Up North down South: learning from The Churches Conservation Trust
For people, like me, with connections to northern England it always comes as a bit of a shock to see just how far south it is when viewed from the Scottish Highlands. And this is a surprise redoubled when the destination is south Yorkshire, an area very much northern in character.
I was down to look at the work of The Churches Conservation Trust, and much appreciated the generosity of their South Yorkshire Development Officer, Dave Adgar, in showing me around some of his churches.
And The Churches Conservation Trust has an amazing array of them to look after. Set up 40 years ago as the Redundant Churches Trust by the Church of England to manage their significant churches once they became redundant the Trust now has more than 340 churches in its care, and has funding from the UK Government to add to that from the Church of England to help to keep the churches in good structural order.
In addition to the physical upkeep of its churches, the Trust is keen to see that they are used as much possible. One large church in Bristol is now used to house a circus school, but of course that is neither possible, nor appropriate, for many of their buildings. So the emphasis is very much on getting a friends group or a user group connected with each church, and in thinking up ways to encourage people to enjoy the building.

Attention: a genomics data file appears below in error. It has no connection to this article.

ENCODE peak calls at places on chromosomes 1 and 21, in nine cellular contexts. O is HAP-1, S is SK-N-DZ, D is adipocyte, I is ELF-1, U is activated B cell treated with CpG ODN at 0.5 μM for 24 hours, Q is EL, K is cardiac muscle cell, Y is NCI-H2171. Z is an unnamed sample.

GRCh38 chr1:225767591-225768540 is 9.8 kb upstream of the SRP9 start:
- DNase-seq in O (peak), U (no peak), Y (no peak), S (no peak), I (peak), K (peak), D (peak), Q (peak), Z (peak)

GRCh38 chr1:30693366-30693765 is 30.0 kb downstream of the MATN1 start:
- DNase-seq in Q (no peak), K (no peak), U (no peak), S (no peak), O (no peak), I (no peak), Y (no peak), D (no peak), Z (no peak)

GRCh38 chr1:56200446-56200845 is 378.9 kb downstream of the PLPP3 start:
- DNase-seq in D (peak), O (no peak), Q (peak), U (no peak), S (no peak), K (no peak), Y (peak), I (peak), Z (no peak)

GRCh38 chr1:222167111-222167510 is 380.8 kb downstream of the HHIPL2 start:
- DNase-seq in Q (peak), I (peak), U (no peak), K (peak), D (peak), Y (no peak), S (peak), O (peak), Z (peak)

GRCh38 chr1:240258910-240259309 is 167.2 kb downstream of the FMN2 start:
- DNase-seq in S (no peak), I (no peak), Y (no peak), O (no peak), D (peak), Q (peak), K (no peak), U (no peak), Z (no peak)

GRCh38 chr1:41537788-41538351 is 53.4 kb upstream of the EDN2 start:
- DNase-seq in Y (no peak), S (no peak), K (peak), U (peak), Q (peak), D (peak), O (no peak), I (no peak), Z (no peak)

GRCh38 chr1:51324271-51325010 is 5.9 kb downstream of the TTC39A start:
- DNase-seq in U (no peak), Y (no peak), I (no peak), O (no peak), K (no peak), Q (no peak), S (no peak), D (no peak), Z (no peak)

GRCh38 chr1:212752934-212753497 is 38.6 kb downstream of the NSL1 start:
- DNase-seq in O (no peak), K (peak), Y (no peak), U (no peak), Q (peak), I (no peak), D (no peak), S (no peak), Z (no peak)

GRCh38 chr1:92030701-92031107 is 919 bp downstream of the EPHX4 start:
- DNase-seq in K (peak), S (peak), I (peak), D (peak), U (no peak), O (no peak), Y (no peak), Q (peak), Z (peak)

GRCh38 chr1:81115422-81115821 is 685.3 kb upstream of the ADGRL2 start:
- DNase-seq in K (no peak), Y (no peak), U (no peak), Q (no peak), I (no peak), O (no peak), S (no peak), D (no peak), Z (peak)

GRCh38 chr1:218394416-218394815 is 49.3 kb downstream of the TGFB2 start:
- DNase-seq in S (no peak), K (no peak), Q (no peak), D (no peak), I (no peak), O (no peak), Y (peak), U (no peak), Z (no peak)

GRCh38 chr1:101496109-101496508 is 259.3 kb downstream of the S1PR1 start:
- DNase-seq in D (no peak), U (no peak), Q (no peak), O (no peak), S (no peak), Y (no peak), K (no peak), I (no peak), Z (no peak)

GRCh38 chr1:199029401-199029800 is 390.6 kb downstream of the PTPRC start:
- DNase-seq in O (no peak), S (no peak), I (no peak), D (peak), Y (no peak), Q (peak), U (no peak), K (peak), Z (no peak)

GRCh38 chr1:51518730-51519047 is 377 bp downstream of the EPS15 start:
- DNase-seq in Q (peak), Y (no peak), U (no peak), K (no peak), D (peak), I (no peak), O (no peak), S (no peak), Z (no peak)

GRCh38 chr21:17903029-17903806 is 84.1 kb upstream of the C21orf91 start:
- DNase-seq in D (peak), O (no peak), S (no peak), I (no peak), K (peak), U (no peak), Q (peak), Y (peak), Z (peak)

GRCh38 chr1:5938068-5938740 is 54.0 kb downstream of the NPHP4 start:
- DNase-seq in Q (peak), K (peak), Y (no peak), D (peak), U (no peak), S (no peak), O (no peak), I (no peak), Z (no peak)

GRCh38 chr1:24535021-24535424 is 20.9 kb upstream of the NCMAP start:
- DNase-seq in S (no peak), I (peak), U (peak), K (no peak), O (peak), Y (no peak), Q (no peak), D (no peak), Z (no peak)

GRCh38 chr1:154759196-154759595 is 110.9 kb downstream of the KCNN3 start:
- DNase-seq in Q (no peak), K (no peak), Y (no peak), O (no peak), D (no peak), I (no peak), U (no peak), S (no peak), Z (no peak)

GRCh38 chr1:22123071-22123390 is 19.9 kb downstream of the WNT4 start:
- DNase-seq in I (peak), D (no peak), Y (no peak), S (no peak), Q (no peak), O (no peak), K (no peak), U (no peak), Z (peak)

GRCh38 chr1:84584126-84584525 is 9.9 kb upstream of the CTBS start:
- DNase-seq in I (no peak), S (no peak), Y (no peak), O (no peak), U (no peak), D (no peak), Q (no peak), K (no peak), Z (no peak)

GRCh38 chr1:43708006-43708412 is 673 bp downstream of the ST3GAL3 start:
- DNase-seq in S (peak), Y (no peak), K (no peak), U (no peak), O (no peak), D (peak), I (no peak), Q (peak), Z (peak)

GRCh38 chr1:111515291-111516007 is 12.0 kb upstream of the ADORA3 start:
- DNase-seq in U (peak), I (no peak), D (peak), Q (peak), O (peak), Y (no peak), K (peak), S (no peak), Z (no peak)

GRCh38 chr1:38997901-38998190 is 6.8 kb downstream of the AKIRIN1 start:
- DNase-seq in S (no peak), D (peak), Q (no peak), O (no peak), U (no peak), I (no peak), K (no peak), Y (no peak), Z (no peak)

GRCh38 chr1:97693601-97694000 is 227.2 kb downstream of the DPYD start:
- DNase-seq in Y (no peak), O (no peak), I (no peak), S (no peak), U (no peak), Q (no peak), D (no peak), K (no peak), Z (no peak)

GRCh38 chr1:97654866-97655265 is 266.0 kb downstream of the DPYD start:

One way of inviting people in is to take part in national events, such as Archaeology Week or the Big Draw, and whilst I was down a weekend of Heritage Open Days. I accompanied Dave to the opening up of the fascinating church of Old Holy Trinity, Wentworth up on the rolling hills near to Rotherham. I was impressed both by Dave’s knowledge of, and enthusiasm for, the churches history, and also by the same approach from his two volunteer helpers, both in their early 20s.
Getting young people involved is another key strand in keeping the churches alive and of interest to their community. Dave has worked with one church to create a guide for young people written by the young people of the village, and with his colleague Dr Norman Taylor, run residential camps to do work on churches – such as repainting the ironwork, beeswaxing the pews and completing a graveyard inscription survey.
These are all good ideas, and ones that I’m grateful to Dave and Norman for taking the time to share with me. As both the East Church and The Scottish Redundant Churches Trust plan ahead it is invaluable to be able to pick up tips and ideas from other organisations and to share with them any good ideas that we might come up with.